The concept is to take heat from the ground and transfer it into the house through a heat pump. The system is much cheaper to run and reduces green house gases by some 40% compared to a conventional heating system. This is a renewable energy source that is one of the most environmentally friendly.
The concept is simple. Ground temperatures at depth in the UK are stable all year round, typically at about 11degreesC-13degreesC, and this is sufficient to increase the temperature of the cold water being pumped into the bore by 3degreesC. The heat pump further increases the temperature to 50degreesC, which is used to run the house's central heating.
On a practical level the borehole was drilled to 70m depth using a TechnoDrill mini rig and two connected plastic pipes fed into the hole giving flow and return. The installation was completed by filling the bore around the pipes with a high-density bentonite grout, which protects the pipes and helps to conduct the heat from the ground into the heating system.
It would be quite feasible to incorporate energy boreholes into new and existing houses. Installation costs are low, as the job is run with two drillers and the site set-up costs are low. The rig and tooling used weighed in at 3t, which means transportation can be as simple as pick- up and trailer. Positioning the track mounted rig takes only about five minutes, and because the rig is so small, with care, damage to pathways and gardens can be avoided. The borehole can also be drilled very close to an existing building, which reduces the amount of ducting needed to connect the bore to the heat pump.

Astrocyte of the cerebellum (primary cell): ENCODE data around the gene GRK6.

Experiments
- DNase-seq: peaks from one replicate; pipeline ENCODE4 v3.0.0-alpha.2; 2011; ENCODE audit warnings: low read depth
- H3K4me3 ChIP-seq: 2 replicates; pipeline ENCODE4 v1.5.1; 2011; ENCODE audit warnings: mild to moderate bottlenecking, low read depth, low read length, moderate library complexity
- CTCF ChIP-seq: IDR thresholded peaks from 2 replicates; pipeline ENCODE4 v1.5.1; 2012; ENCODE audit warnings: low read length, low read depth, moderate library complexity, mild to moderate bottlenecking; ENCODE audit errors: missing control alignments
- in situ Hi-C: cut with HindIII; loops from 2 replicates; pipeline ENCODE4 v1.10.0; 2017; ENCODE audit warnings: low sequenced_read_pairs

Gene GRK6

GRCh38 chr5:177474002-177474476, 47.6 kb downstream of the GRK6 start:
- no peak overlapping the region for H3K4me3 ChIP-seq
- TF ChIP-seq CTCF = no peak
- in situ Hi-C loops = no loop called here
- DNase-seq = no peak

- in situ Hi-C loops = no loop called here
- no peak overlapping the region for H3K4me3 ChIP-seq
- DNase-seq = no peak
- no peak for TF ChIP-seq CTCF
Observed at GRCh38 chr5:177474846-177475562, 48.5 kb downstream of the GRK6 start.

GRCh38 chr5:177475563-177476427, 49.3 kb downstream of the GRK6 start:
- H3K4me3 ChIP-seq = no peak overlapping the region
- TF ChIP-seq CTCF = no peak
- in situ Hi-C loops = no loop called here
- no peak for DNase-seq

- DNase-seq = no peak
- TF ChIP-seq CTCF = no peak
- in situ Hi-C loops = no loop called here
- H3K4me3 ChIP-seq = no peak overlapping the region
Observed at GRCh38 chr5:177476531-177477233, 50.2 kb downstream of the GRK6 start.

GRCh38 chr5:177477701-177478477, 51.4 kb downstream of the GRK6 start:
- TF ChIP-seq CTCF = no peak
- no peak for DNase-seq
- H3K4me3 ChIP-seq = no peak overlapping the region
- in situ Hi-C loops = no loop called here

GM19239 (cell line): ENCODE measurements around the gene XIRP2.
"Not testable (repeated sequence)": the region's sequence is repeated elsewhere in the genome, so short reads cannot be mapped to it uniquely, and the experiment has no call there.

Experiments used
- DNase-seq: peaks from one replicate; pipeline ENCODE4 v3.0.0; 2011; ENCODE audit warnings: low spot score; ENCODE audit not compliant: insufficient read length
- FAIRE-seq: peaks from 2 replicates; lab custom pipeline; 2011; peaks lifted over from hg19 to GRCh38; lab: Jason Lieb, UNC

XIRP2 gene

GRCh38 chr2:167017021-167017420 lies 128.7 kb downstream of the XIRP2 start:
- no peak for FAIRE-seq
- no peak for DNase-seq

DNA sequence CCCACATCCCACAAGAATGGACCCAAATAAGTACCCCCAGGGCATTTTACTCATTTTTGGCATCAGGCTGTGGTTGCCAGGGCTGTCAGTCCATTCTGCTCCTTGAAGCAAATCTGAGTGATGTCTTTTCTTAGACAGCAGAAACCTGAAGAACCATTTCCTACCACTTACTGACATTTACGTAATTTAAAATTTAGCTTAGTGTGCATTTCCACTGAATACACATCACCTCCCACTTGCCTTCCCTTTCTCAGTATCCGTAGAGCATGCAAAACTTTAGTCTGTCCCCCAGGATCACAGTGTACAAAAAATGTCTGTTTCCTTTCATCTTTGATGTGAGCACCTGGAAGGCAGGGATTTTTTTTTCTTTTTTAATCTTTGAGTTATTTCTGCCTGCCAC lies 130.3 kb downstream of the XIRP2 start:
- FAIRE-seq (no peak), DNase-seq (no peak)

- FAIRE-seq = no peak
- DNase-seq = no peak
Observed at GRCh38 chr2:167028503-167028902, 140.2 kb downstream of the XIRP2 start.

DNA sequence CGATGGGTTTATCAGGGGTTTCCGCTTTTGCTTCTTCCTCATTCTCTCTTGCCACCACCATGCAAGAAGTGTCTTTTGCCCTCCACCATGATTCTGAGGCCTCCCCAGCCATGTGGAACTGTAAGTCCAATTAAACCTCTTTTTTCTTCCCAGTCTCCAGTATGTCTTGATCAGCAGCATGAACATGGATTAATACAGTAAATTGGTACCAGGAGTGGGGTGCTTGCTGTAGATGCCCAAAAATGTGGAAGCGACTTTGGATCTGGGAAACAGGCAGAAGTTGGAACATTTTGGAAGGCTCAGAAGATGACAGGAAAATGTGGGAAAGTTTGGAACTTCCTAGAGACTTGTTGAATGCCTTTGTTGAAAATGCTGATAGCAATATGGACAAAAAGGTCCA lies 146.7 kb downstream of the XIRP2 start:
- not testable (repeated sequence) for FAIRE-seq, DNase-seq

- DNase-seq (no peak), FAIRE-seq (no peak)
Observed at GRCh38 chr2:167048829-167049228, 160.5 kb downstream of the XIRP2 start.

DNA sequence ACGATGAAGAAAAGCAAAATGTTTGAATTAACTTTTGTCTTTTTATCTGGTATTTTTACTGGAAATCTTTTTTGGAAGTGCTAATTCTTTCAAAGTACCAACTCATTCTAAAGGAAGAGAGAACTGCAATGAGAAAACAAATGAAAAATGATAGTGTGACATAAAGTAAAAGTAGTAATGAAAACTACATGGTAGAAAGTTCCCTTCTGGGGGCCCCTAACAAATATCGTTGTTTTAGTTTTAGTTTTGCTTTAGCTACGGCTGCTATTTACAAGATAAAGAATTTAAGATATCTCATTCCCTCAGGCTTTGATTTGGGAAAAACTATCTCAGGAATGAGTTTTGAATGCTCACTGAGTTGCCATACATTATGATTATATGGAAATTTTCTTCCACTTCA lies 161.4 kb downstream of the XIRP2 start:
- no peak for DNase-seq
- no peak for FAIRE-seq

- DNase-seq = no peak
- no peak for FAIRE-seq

Surely this represents a great opportunity for the UK geotechnical and drilling industry. Will the plumbing and heating industry get ahead of us? If our drillers take this opportunity by the scruff of the neck, it could well provide for a lucrative future.
Simon Duck, Managing director
Wiltshire SP5 3HU
Ralph Peck and Alan Powderham each have made distinguished use of the observational method 'to ensure safety, and save time or money' in works under their influence or control. They have shown that the method can 'forewarn of problems by measuring deviations from expected behaviour', and that it adds value on a range of major projects' by 'progressively introducing beneficial design modifications and efficiency'. Their assessment in Ground Engineering February, is that the method is 'under-used' because it has become linked in some minds 'with low factors of safety' or high risks of 'additional cost and delay in contingency measure'.
They urge that 'we should aim to produce designs that are right the first time, but we should always leave the door open for improvement', and add that use of the observational method 'stimulates innovation and promotes teamwork and motivation'.